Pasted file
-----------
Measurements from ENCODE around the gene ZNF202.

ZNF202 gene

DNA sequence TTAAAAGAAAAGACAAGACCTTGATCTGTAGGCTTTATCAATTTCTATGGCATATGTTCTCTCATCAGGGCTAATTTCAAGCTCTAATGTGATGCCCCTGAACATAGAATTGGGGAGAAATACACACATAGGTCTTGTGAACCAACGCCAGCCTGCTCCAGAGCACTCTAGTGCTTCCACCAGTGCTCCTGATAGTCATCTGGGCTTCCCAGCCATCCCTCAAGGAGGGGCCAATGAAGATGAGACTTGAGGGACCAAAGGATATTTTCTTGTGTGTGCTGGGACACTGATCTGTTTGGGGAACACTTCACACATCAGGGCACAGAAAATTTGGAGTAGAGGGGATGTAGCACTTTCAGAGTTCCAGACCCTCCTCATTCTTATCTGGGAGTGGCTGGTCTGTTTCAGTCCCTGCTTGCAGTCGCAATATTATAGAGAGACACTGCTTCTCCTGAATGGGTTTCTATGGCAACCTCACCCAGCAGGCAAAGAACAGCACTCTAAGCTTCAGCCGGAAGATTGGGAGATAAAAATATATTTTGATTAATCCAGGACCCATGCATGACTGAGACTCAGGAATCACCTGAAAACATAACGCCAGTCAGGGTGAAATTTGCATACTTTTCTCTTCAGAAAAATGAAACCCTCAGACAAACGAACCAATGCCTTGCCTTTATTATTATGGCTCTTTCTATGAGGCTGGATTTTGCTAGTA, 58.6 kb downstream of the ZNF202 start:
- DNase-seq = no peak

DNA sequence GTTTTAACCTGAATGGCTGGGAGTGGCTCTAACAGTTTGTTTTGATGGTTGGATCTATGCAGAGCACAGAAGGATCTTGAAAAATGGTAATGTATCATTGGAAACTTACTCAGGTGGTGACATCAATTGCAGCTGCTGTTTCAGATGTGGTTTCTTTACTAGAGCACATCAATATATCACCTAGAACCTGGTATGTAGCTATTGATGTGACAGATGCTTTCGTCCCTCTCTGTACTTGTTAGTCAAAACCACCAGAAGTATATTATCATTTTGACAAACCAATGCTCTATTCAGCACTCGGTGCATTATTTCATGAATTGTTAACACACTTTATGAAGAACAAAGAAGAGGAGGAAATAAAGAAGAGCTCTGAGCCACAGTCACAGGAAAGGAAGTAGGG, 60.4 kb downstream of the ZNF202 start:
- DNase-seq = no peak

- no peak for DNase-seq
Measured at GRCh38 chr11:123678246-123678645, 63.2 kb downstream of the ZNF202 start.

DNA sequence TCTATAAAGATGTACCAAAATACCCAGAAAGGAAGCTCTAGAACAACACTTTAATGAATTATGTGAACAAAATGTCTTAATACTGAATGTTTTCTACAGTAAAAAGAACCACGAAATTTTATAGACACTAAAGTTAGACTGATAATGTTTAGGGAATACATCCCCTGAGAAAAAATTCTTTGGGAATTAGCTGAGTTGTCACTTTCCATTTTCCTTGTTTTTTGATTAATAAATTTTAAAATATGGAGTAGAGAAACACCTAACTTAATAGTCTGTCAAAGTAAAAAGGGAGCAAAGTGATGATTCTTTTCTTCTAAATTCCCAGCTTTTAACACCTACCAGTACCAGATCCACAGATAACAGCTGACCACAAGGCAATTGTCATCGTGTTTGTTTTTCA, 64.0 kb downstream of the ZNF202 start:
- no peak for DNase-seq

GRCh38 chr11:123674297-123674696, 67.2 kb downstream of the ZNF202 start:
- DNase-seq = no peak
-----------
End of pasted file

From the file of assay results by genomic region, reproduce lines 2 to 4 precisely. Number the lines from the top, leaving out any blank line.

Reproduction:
ZNF202 gene

DNA sequence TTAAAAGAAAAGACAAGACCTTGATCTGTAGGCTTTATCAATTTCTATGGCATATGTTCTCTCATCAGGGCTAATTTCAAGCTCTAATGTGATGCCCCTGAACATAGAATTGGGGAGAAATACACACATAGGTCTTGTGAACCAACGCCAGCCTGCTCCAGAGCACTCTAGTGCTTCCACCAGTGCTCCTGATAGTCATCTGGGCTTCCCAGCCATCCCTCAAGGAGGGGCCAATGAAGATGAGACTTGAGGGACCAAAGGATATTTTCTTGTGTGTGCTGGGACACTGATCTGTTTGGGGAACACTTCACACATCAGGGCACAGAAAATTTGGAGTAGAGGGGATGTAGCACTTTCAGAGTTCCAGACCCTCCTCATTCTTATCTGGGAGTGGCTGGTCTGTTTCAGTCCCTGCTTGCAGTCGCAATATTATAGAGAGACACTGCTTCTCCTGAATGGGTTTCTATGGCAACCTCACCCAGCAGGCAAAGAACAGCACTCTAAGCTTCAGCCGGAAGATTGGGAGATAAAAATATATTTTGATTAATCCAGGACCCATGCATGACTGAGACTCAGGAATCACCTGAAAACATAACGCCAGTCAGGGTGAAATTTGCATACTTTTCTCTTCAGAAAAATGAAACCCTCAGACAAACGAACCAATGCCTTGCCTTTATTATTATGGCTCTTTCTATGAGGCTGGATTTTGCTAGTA, 58.6 kb downstream of the ZNF202 start:
- DNase-seq = no peak